COVID-19 Hits Home

COVID-19 Hits Home

PJ Duffy

My family might be the first of Radnor to experience the novel coronavirus, but we most certainly will not be the last. As the virus continues to rapidly seize American lives, we are slowly acknowledging the realities of a global pandemic. Such insecurities are accompanied by the unknown: how long will the virus last? How will the virus impact our economy? How many lives will the virus take? For now, all we can really do is bunker down, follow proper precautions, and listen to the orders of local government officials. If we can all commit to these safety measures—as my family did—we can limit, or at least slow, the spread of COVID-19. 

Two weeks ago, after President Trump suddenly announced that he was to implement a travel ban from Europe, thousands of American abroad students—many of whom unknowingly harbored the infection—frantically poured back into the States. One of the thousands was my sister, who unknowingly carried the virus home from Spain. Despite the promises of The White House, my sister cruised through customs in ten seconds and received no testing upon arrival. 

Fortunately, despite an absence of proper federal oversight, my family took precautions; we immediately got her tested, isolated ourselves, and strictly sanitized surfaces out of an abundance of caution. Remarkably, it took five days—during which she could have been spreading the virus had we not taken her self-quarantine seriously—to receive the positive test results from the Department of Health. Shortly after receiving the news, the rest of my family, including myself, attempted to get tested. While my brother and I were turned down due to a shortage of tests, the rest of my family was granted access to the testing and we are awaiting the results. For now, we are all presumed to be positive for COVID-19 until told otherwise, facing fourteen days of complete self-isolation.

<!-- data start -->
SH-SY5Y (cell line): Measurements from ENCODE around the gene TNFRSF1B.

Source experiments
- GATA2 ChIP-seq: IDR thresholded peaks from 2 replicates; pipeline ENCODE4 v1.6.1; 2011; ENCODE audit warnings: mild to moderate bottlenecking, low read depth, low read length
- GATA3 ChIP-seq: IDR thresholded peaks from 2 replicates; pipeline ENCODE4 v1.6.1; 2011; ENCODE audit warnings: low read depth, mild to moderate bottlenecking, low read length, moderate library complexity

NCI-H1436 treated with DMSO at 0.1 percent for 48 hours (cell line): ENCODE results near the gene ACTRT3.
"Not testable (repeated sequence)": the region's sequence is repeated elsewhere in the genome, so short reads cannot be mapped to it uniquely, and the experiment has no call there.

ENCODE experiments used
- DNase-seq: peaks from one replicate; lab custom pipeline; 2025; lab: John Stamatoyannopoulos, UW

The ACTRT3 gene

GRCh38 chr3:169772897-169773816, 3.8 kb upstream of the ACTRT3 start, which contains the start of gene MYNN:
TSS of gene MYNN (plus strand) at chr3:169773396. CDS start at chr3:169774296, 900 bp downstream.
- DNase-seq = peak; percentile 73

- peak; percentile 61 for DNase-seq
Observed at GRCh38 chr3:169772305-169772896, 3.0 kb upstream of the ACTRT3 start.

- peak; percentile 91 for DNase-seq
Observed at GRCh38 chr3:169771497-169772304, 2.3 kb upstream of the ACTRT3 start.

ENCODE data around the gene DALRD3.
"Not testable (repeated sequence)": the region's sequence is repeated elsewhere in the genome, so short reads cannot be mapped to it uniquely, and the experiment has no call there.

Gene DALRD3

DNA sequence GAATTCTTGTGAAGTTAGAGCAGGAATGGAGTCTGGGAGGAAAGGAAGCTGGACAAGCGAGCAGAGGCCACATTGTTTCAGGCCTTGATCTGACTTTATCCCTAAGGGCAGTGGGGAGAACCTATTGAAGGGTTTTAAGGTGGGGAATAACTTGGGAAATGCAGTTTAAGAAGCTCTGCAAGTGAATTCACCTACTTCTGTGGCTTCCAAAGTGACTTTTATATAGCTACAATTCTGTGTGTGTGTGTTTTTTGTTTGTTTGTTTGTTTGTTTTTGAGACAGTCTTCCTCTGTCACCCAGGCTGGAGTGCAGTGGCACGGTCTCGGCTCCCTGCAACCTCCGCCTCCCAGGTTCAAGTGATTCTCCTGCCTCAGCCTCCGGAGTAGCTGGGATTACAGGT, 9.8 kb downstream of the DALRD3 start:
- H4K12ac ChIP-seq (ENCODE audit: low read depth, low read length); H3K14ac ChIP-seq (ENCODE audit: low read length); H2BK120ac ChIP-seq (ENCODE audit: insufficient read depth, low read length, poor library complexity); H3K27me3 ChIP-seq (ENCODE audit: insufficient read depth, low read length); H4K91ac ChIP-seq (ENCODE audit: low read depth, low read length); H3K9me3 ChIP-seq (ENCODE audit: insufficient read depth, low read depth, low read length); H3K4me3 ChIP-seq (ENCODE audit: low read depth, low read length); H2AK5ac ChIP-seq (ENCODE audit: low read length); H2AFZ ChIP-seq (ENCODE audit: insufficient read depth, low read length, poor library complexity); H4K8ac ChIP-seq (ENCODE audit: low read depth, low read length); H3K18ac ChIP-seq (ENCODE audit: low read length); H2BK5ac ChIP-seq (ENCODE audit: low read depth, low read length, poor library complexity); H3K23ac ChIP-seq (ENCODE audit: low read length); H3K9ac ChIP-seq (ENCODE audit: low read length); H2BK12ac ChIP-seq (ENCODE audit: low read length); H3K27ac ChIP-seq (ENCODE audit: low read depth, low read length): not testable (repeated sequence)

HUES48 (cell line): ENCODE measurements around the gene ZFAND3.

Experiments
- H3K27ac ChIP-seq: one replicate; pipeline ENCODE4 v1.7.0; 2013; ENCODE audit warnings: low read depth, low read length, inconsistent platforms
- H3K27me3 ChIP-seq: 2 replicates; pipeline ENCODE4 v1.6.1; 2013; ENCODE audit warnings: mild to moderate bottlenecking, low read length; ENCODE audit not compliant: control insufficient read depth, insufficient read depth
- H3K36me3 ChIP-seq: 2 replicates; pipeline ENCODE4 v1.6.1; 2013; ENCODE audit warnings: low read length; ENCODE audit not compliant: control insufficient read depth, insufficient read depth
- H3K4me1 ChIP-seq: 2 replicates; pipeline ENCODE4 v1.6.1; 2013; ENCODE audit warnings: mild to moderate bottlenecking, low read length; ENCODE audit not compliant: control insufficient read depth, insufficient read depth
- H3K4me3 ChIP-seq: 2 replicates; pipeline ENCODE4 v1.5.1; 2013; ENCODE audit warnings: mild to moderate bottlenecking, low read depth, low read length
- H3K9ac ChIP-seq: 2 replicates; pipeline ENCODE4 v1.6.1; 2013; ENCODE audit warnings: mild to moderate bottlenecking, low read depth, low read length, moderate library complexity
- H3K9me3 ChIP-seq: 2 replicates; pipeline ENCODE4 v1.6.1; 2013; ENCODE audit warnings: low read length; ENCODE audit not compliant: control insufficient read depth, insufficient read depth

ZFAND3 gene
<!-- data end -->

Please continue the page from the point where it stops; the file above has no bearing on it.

As of this morning, I have been quarantined for over a week. All social interactions with friends, neighbors and family have been shut-off—no grocery runs, dinner outings, and friends’ houses. There is little to do other than eating, sleeping, and walking around the neighborhood. Over the past few days, I have walked my dog fifty-five miles in total—even she does not want to go on another walk. I am constantly washing my hands, wearing gloves, and cleaning surfaces to ensure that the virus does not spread to another family member. Meanwhile, a growing number of my sister’s abroad friends continue to test positive and the national count of the infected exponentially grows.

While I have learned social distancing is quite boring, it is also very important because it does slow the spread of the coronavirus. My family and I are fortunate to only have confronted mild symptoms, but for others who are more vulnerable, the infection can bring hospitalization. Because we stayed home, we did not spread the virus to at risk community members. By staying home, you too can stop the spread. I urge you to do your part: stay home.